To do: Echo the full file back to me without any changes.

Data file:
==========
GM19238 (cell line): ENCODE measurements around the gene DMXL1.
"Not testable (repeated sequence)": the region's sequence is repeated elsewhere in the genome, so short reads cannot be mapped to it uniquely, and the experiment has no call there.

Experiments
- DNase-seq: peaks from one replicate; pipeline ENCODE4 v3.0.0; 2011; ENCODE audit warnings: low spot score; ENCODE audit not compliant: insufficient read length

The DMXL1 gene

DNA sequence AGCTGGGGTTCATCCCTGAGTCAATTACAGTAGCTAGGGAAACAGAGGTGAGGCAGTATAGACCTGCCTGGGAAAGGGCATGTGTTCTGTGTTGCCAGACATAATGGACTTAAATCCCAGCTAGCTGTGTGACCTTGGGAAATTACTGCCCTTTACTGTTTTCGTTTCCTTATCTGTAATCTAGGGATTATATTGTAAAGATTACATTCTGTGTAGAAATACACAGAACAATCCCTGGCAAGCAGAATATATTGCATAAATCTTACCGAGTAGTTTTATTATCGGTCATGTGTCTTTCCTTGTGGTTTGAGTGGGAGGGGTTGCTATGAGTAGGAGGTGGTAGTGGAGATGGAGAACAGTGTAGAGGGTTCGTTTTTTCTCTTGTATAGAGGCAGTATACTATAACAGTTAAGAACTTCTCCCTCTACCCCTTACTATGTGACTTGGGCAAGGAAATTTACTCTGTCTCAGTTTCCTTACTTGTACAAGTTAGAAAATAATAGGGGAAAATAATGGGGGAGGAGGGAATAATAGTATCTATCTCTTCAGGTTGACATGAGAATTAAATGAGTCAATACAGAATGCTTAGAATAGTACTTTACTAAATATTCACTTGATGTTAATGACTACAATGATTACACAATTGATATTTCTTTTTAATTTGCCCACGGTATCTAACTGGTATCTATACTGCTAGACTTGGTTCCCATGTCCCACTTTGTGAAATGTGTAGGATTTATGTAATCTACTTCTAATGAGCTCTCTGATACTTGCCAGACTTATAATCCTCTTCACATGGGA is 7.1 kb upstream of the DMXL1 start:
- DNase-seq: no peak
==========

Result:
GM19238 (cell line): ENCODE measurements around the gene DMXL1.
"Not testable (repeated sequence)": the region's sequence is repeated elsewhere in the genome, so short reads cannot be mapped to it uniquely, and the experiment has no call there.

Experiments
- DNase-seq: peaks from one replicate; pipeline ENCODE4 v3.0.0; 2011; ENCODE audit warnings: low spot score; ENCODE audit not compliant: insufficient read length

The DMXL1 gene

DNA sequence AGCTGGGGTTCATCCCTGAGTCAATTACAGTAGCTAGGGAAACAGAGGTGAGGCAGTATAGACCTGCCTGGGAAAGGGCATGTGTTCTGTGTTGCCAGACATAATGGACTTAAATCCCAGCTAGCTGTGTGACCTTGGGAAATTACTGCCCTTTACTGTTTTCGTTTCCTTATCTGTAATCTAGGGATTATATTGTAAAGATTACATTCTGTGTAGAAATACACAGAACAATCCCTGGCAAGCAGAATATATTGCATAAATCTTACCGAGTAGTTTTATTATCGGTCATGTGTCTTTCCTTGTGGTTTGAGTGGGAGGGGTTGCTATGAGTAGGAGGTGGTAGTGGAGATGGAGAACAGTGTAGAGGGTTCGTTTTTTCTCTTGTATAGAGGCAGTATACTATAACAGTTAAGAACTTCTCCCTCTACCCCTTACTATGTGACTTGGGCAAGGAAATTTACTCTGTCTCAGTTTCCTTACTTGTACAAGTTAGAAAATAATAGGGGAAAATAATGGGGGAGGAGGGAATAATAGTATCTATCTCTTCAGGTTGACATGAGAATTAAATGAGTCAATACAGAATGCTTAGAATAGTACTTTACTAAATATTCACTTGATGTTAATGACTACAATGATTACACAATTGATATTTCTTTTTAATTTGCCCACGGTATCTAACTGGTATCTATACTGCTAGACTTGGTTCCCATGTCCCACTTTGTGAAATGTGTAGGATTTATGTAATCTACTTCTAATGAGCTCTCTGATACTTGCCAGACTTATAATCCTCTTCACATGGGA is 7.1 kb upstream of the DMXL1 start:
- DNase-seq: no peak